• [0021]
    FIG. 4 illustrates a flowchart of a method 400 of operation of a PE adjustment module of an SSD that incorporates BER-based wear leveling. FIG. 4 is discussed with respect to FIGS. 1 and 2. First, in block 401, an erase event in a block 100 (i.e., one of blocks 201A-N) triggers receiving by the PE cycle adjustment module 204 BER statistics from the respective BER statistics module 102 of the block, and the actual PE cycle count 104 and adjusted PE cycle count 105 from the respective PE cycle count module 103 of the block 100. Next, in block 402, a BER value for the block is determined from the received BER statistics. The BER value and the actual PE cycle count 104 are used to help maintain the lookup table 205
  • [0022]
    Then, in block 403, the BER value and adjusted PE cycle count 105 are compared to the lookup table 205 that is maintained in the PE cycle adjustment module 204 to determine if the PE increment signal should be activated. The adjusted PE cycle count is adjusted incrementally to prevent temporary spikes in BER due to disturb events from being disproportionately represented in the adjusted PE cycle count. For each BER value, the lookup table 205 may associate a range of expected actual PE cycle count values (i.e., a minimum threshold actual PE cycle count and a maximum threshold actual PE cycle count that are expected to be observed for the particular BER value). A higher range of actual PE cycle count values is expected for a higher BER value, and the ranges may overlap between BER values. In some embodiments, the increment comparison with the lookup table 205 may be as follows. If the adjusted PE cycle count 105 for block 100 is less than the minimum threshold actual PE cycle count given by the lookup table 205 for the BER value of the block, then the PE increment signal is provided to the block 100 to increment the adjusted PE cycle count 105 of the block 100. Then, in some embodiments, the incremented adjusted PE cycle count 105 is compared to the minimum threshold actual PE cycle count plus a margin. If the incremented adjusted PE cycle count 105 is less than the minimum threshold actual PE cycle count plus the margin, the PE increment signal is provided again to the block 100 to further increment the adjusted PE cycle count 105 of the block 100. The margin may be derived on-the-fly by applying a configurable threshold percentage against the mapping width of the range associated with the BER value of the block.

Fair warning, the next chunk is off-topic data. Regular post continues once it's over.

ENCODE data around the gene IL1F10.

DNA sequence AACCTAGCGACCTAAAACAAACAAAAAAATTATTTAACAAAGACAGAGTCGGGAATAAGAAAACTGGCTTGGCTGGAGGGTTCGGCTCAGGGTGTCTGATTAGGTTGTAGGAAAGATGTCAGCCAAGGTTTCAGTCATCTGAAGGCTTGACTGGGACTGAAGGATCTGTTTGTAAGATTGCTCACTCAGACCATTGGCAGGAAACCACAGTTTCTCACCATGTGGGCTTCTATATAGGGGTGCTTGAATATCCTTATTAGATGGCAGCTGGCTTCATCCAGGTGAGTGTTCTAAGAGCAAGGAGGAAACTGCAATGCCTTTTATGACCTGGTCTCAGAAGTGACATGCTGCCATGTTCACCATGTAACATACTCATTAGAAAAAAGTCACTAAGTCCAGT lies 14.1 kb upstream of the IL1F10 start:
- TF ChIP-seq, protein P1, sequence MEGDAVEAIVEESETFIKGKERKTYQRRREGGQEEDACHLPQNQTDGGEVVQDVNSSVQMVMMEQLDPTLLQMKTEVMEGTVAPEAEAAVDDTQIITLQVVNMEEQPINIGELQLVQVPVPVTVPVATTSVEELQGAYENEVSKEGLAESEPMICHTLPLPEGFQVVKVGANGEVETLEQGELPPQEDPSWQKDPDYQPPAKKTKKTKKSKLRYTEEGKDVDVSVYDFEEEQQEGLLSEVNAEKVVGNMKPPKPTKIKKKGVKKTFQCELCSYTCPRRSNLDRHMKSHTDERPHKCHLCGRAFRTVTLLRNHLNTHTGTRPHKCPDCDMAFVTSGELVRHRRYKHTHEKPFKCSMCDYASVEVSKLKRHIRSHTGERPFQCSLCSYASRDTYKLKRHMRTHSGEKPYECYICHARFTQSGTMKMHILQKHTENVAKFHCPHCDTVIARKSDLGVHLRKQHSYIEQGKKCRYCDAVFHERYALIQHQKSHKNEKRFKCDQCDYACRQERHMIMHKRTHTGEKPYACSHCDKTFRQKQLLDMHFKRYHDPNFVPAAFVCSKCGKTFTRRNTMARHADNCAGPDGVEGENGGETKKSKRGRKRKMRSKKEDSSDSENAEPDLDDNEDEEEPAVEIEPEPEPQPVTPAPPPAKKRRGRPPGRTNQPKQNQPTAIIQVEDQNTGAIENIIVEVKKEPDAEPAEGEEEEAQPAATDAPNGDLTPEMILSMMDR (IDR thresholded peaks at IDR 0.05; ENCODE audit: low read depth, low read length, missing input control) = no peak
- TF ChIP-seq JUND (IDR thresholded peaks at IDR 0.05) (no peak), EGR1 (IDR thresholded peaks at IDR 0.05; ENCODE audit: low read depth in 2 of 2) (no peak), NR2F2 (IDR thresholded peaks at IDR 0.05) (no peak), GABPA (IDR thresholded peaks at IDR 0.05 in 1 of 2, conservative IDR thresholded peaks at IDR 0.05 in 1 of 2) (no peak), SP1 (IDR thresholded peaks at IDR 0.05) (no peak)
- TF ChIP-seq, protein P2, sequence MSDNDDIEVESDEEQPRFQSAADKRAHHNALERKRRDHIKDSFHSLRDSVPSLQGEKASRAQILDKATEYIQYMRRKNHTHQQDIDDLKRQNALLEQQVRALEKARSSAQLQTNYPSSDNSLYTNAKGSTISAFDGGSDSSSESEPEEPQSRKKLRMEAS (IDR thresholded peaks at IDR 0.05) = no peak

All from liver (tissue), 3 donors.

• [0023]
    Lastly, in block 404, the BER value and adjusted PE cycle count 105 are compared to the lookup table 205 that is maintained in the PE cycle adjustment module 204 to determine if the PE decrement signal should be activated. The adjusted PE cycle count is adjusted incrementally to prevent temporary spikes in BER due to disturb events from being disproportionately represented in the adjusted PE cycle count. In some embodiments, the decrement comparison with the lookup table 205 may be as follows. If the adjusted PE cycle count 105 for block 100 is greater than the maximum threshold actual PE cycle count given by the lookup table 205 for the BER value of the block, then the PE decrement signal is provided to the block 100 to decrement the adjusted PE cycle count 105 of the block 100. Then, in some embodiments, the decremented adjusted PE cycle count 105 is compared to the maximum threshold actual PE cycle count minus a margin. If the decremented adjusted PE cycle count 105 is greater than the maximum threshold actual PE cycle count minus the margin, the PE decrement signal is provided again to the block 100 to further decrement the adjusted PE cycle count 105 of the block 100. The margin may be derived on-the-fly by applying a configurable threshold percentage against the mapping width of the PE cycle count range associated with the BER value of the block.
  • [0024]